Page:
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Health Tip #57: Increase Your Glaucoma Awareness

Glaucoma Infographic

Take Steps To Save Your Vision
According to the National Eye Institute (NEI), one of the National Institutes of Health, some three million Americans have glaucoma, a group of eye diseases that damage the optic nerve and destroy eyesight, and half may not even aware that they have it. With its painless and gradual loss of vision, glaucoma may have no early warning signs, but it can be detected during a comprehensive dilated eye exam. Make January—Glaucoma Awareness Month—the month you get this vision-saving exam to check your eye health.

Paul A. Sieving, MD, PhD, director of NEI), said, "NEI-funded research has shown that treatment during the early stages of glaucoma can control the disease and prevent future vision loss and blindness. This is why NEI encourages people at higher risk for glaucoma to get a comprehensive dilated eye exam every one to two years."

Are You At Risk?

Anyone can develop glaucoma, but your risk is higher if:

  • You're an African American over age 40
  • You're over age 60, especially if you're Mexican American
  • You have a family history of the disease

Only a comprehensive dilated eye exam that includes an evaluation of your optic nerve by an eye care professional can assess your eye health.

What Happens During The Exam?
During a comprehensive dilated eye exam, an eye care professional can see inside the eye to detect signs of glaucoma, such as subtle changes to the optic nerve, before any symptoms appear. This helps determine if you have glaucoma and get early treatment or are at risk for it and can then be monitored. The test is painless and quick.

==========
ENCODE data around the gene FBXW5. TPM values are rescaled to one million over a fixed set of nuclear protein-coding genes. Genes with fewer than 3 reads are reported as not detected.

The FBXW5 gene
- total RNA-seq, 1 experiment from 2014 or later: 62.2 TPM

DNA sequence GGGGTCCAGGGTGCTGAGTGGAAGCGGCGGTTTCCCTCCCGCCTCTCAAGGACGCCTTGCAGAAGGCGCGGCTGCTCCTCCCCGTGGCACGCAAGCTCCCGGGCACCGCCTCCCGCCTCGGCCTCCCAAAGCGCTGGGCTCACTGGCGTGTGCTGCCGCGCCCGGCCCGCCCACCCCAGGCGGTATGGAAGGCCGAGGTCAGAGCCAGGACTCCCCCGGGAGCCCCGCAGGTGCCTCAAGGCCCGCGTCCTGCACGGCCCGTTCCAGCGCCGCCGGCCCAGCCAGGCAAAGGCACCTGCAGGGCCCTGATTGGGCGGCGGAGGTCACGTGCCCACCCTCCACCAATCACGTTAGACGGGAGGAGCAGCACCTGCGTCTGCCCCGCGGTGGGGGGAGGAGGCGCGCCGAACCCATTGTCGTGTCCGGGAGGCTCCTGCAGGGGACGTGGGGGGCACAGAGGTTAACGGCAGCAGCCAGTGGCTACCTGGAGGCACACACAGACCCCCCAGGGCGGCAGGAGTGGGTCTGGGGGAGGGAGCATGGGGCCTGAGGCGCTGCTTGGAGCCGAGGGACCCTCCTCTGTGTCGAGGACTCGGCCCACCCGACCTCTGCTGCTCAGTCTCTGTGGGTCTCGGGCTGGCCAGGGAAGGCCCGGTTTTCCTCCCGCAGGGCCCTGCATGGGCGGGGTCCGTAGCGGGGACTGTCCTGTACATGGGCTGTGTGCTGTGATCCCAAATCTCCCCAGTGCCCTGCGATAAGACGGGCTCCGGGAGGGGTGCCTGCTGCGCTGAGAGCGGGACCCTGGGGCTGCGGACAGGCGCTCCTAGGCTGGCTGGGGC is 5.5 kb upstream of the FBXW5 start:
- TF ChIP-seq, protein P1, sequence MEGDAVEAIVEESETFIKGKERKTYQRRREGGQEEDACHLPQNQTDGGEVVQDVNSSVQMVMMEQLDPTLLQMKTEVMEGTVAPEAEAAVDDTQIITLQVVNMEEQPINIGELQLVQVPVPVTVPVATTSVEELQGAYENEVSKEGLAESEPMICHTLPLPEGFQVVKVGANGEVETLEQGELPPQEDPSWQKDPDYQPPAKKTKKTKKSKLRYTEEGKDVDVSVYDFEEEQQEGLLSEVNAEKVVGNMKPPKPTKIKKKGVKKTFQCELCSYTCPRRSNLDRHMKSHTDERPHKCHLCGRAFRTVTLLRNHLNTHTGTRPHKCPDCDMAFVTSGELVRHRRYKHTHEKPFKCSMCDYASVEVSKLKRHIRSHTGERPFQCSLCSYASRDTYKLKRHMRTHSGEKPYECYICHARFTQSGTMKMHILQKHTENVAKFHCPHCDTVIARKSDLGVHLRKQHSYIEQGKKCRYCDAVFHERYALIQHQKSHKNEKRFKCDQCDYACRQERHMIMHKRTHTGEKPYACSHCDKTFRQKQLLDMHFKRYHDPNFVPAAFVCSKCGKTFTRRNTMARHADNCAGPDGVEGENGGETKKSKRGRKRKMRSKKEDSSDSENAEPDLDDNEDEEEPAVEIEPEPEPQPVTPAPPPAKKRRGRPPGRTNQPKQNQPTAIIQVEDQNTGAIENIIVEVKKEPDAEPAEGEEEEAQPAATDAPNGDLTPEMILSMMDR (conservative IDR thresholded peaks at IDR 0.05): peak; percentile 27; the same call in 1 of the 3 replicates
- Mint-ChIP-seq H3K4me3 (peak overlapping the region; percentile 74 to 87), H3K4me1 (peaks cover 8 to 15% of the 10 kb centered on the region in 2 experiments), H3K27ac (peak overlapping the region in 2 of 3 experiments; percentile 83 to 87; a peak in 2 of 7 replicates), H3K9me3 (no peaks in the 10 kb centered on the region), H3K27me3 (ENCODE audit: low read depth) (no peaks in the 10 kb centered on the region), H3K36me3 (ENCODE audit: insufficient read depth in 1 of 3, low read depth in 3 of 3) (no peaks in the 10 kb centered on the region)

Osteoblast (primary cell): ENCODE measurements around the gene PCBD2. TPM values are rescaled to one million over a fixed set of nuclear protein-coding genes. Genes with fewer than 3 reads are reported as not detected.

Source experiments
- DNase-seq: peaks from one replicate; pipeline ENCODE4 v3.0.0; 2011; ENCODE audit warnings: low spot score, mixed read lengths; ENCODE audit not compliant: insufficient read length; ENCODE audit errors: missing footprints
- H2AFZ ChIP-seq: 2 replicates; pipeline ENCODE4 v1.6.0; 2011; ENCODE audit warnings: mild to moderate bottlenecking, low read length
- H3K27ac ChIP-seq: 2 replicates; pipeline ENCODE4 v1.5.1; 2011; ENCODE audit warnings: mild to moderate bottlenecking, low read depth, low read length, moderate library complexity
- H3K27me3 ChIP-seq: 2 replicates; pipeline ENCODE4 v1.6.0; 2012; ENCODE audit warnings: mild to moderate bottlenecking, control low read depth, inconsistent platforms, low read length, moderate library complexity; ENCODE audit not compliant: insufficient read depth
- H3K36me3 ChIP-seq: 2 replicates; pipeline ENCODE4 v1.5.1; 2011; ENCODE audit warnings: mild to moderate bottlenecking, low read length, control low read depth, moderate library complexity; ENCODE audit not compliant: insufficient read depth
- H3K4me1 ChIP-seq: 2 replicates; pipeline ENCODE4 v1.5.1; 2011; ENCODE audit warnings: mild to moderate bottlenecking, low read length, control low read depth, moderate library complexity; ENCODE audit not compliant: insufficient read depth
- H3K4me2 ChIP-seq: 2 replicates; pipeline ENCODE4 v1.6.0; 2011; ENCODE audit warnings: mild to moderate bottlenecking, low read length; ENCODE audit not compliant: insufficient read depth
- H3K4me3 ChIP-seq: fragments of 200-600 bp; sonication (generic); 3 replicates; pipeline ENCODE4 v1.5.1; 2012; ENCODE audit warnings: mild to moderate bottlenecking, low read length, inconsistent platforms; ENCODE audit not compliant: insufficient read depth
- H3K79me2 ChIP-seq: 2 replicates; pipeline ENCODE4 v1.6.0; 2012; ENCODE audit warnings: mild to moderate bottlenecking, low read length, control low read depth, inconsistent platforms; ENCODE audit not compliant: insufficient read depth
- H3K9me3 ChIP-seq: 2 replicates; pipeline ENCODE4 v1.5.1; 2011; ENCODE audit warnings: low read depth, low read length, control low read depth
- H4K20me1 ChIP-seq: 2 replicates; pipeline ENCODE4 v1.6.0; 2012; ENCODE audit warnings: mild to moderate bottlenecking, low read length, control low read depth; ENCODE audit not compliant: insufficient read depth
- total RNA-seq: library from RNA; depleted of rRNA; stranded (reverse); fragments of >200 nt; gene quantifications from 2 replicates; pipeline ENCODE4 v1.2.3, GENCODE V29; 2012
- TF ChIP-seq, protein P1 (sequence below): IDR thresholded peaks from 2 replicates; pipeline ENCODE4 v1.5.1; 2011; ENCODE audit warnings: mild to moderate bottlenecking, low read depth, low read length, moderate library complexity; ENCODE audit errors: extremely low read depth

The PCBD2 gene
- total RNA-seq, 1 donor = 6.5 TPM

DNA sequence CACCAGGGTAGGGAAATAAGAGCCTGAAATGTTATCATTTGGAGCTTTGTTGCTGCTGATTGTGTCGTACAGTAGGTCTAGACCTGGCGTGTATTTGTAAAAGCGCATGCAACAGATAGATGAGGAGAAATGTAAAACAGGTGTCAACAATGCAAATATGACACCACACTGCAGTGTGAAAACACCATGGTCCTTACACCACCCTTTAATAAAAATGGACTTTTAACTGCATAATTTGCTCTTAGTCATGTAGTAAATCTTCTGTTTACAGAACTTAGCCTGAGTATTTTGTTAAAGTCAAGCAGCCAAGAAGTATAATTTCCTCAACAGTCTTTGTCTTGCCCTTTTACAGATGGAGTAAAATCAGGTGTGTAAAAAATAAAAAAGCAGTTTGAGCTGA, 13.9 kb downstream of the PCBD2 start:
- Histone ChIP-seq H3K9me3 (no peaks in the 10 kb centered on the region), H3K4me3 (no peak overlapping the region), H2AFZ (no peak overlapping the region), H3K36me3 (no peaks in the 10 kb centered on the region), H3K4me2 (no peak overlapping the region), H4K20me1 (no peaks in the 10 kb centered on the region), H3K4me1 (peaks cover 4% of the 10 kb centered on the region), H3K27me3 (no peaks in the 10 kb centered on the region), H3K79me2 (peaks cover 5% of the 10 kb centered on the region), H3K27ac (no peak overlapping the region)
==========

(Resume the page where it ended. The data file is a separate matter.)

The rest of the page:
If glaucoma is detected early, treatments such as eye drops or surgery can slow or stop vision loss. Once symptoms appear, it may be too late to prevent vision loss and the progression to blindness.

What Else Can I Do?

To learn more, visit the NEI at www.nei.nih.gov/glaucoma/. Another helpful resource is the BrightFocus Foundation at www.brightfocus.org. BrightFocus is a nonprofit organization dedicated to advancing brain and eye health by funding research worldwide on glaucoma, macular degeneration and Alzheimer’s disease. BrightFocus also provides the public with information about these diseases, including risk factors, current treatments and coping strategies. You can find an eye doctor near you through the site's Find an Eye Doctor Directories.
 

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